High Touch, High Profits

Donald Price | Liberty National Bank | Ada, Ohio

Donald Price grows business loans through relationship banking

By Carol Patton

Credibility and integrity. Those two principles have guided Donald Price’s outstanding community banking career for more than 20 years.

Many people think banks are the same, says Price, vice president of commercial lending at Liberty National Bank in Ada, Ohio. “For the most part, we all have the same products,” he continues. “How can I be different? It comes back to the philosophy that people sell people. It’s all about marketing oneself, dealing with others in a credible manner and being able to converse on their level.”

Price has grown and managed residential and commercial lending positions at various banks. But when one of his commercial clients suffered a heart attack in 2000 and asked Price to take over his construction company, he jumped at the chance. Price served as its president for 10 years before selling the profitable company, and then he joined Liberty National Bank in 2010 in his current role.

He started his new community banking career with an $8 million business loan portfolio. Within 33 months, it increased by almost 400 percent, to nearly $31 million, says Anna Maria Brenneman, Liberty National’s senior vice president and chief lending and credit officer. Loans represent $152 million (68 percent) of the bank’s $224 million in assets.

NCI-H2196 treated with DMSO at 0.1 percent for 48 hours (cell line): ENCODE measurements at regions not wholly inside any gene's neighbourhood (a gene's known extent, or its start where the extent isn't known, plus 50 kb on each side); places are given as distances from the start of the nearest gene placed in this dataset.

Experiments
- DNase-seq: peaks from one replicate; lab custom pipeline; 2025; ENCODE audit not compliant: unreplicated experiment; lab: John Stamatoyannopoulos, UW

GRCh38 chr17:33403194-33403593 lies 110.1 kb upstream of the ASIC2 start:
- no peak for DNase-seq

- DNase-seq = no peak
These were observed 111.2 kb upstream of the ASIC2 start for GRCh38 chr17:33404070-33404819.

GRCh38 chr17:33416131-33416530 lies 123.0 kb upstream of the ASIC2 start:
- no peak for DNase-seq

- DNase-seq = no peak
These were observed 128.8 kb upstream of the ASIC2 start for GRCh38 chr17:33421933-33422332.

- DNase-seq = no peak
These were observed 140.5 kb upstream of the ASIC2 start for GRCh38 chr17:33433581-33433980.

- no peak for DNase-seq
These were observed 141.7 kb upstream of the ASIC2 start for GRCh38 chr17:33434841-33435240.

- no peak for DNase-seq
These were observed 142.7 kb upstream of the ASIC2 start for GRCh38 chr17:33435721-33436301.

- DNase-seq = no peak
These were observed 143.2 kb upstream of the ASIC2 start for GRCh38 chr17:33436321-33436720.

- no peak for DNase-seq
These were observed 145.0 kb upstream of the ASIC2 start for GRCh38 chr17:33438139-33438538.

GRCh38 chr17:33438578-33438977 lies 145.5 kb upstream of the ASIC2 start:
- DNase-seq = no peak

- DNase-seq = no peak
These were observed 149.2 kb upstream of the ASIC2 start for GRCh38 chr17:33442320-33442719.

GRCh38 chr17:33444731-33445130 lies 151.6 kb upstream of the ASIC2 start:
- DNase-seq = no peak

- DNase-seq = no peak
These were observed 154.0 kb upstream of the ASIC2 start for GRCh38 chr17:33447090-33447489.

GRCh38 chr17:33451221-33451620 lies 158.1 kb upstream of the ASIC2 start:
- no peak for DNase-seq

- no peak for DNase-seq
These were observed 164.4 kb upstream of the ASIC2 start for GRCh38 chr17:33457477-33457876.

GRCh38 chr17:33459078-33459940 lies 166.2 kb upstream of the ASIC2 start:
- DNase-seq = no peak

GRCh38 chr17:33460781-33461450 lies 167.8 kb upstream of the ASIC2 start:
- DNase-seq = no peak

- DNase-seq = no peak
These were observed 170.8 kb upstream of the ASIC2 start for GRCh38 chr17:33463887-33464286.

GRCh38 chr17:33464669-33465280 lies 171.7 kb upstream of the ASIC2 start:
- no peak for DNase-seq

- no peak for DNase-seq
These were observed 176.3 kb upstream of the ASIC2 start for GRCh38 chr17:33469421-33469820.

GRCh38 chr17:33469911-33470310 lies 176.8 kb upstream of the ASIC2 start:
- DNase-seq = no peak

“Don is extremely people-oriented,” says Brenneman, adding that he is also very talented at analyzing the potential of businesses and structuring loan deals. “He’s able to very quickly build a rapport with customers. He is always true to his word so people very quickly understand and see that he genuinely cares about them.”

Price, 57, wholeheartedly believes in relationship banking, which he says requires active listening so he can learn about a customer’s industry and business challenges. He says that skill set makes him a better lender, especially during tough economic times and in a tough marketplace. He serves commercial customers in small Ohio cities like Kenton, which is mainly agricultural, and Marysville, which mostly supports local businesses. Recently, he began expanding his reach and successfully started mining business opportunities, specifically real estate development, in nearby Columbus.

When Price returned to community banking after a decade-long absence, he says the hardest part of his transition was understanding and complying with new federal banking and consumer regulatory policies. “That’s where I had most of my struggle,” he says, adding that handling paperwork and administrative trivia are definitely not his forte. “It was a rude awakening.”

Meanwhile, Price continues to meet new commercial loan prospects and continually works to earn their respect and trust. As his client relationships develop and grow, so does his referral base and loan portfolio.

“Three years into this and I still have the same philosophy,” he says. “When I left banking … I lost contact with people. Getting back in this environment, dealing with people, is what I love.”


Carol Patton is a writer in Las Vegas.

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